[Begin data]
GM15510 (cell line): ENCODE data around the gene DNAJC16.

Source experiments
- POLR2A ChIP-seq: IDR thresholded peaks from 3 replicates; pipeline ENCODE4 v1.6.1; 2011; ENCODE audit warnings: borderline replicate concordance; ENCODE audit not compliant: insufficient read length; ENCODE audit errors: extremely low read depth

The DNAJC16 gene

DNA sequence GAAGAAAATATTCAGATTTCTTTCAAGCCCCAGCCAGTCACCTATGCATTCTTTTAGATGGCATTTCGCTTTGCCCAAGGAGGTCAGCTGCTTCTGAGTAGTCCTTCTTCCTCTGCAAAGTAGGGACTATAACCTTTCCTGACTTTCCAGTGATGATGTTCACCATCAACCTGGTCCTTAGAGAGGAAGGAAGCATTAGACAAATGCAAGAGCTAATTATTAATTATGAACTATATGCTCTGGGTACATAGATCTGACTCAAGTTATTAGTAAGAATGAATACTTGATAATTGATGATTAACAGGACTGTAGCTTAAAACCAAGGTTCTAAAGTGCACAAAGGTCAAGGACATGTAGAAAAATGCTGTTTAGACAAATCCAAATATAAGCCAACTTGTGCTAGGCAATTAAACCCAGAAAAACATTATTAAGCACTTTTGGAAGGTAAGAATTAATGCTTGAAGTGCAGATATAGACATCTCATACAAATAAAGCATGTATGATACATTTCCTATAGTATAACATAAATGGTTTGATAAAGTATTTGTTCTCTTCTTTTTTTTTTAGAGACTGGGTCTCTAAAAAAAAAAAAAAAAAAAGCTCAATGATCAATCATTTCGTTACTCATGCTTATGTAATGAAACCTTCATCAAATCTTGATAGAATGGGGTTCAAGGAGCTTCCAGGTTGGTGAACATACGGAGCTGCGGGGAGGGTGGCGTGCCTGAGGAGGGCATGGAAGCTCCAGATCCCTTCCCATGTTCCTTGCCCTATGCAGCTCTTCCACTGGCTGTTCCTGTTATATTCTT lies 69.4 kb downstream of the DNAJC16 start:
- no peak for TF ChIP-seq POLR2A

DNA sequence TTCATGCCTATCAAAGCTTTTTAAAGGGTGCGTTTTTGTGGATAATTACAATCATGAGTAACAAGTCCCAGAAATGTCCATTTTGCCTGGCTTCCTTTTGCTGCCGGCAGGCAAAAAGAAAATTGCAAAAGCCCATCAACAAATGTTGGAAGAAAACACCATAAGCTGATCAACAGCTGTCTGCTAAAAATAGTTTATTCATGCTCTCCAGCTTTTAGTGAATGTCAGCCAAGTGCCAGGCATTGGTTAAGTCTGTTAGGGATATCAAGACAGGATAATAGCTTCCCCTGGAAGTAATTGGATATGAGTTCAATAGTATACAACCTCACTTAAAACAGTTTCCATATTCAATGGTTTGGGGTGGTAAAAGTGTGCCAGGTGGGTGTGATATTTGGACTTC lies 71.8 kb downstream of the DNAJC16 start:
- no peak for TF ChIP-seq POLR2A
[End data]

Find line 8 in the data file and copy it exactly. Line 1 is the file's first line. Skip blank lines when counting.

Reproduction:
- no peak for TF ChIP-seq POLR2A